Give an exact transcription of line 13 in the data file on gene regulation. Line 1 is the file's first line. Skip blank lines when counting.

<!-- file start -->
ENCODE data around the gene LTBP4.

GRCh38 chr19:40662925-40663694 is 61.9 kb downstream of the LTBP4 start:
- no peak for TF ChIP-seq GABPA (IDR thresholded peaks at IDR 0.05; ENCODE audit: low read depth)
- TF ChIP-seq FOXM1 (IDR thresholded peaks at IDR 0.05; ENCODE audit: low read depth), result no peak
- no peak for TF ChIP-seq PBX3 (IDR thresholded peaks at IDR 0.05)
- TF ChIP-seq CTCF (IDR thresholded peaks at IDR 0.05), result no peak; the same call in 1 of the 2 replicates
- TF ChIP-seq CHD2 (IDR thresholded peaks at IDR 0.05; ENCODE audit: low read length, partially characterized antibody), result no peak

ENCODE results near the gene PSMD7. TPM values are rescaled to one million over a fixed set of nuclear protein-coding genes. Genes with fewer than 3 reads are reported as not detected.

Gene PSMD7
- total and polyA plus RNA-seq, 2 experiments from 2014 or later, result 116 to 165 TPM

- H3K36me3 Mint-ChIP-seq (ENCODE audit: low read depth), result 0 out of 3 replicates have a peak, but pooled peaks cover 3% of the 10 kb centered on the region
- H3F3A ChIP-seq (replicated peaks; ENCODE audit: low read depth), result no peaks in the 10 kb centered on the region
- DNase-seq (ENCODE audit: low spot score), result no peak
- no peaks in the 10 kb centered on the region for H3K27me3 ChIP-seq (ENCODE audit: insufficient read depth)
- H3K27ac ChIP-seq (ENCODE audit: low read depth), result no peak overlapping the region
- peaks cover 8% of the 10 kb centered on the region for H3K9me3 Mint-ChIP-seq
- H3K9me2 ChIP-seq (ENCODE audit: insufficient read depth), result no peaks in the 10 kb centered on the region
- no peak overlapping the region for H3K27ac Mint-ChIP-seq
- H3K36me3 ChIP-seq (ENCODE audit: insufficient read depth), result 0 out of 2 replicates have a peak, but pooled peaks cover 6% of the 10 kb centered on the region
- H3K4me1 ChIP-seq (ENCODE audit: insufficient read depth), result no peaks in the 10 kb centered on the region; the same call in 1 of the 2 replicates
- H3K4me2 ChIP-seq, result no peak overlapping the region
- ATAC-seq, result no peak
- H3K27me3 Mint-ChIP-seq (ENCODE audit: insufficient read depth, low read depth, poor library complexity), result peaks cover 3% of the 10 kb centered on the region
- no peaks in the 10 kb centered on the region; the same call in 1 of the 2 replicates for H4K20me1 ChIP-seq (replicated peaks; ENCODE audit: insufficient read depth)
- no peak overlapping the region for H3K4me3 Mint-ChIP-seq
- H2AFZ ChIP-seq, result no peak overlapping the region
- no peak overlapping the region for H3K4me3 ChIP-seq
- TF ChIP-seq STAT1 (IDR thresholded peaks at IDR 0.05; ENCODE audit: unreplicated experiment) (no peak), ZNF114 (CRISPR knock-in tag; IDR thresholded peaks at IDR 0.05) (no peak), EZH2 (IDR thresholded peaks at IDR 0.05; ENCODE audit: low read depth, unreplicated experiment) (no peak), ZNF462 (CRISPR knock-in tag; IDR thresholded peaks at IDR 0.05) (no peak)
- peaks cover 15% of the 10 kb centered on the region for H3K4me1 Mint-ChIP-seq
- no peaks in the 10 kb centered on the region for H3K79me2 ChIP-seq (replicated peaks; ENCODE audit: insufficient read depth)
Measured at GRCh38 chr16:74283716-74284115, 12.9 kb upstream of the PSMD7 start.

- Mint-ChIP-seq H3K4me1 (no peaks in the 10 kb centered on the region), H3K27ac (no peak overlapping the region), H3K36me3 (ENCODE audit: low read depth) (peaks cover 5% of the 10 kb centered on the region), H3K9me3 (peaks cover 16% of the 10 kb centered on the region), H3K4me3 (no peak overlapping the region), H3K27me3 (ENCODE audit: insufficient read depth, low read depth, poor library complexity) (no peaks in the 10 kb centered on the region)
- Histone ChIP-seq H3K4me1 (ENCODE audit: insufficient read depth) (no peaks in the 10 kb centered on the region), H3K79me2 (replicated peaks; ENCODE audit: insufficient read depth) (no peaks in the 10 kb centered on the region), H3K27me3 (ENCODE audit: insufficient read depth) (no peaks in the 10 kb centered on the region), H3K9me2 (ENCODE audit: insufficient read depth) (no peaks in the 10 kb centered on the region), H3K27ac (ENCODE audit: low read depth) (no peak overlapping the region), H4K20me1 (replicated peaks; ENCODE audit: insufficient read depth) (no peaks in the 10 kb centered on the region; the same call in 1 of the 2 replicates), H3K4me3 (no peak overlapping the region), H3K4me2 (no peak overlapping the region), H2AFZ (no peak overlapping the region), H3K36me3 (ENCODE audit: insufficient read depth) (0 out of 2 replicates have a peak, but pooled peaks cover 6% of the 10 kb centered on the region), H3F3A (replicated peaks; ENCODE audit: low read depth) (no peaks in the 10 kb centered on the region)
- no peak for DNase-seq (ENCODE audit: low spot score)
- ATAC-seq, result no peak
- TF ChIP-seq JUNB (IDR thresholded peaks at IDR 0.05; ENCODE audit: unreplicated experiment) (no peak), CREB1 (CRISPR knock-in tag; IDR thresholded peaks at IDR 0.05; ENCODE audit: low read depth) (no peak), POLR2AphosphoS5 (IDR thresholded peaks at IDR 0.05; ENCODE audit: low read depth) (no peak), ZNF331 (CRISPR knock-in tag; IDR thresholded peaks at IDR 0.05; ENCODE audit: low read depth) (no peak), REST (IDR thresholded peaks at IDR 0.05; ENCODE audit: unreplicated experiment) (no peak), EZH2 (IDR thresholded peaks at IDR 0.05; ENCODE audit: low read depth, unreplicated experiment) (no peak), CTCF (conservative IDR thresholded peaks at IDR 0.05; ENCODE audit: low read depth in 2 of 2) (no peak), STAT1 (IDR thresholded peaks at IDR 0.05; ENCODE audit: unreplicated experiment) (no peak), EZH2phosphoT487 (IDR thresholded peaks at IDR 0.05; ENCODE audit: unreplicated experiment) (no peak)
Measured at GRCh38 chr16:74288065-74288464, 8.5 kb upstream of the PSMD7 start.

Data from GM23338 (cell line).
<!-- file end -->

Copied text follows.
- DNase-seq (ENCODE audit: low spot score), result no peak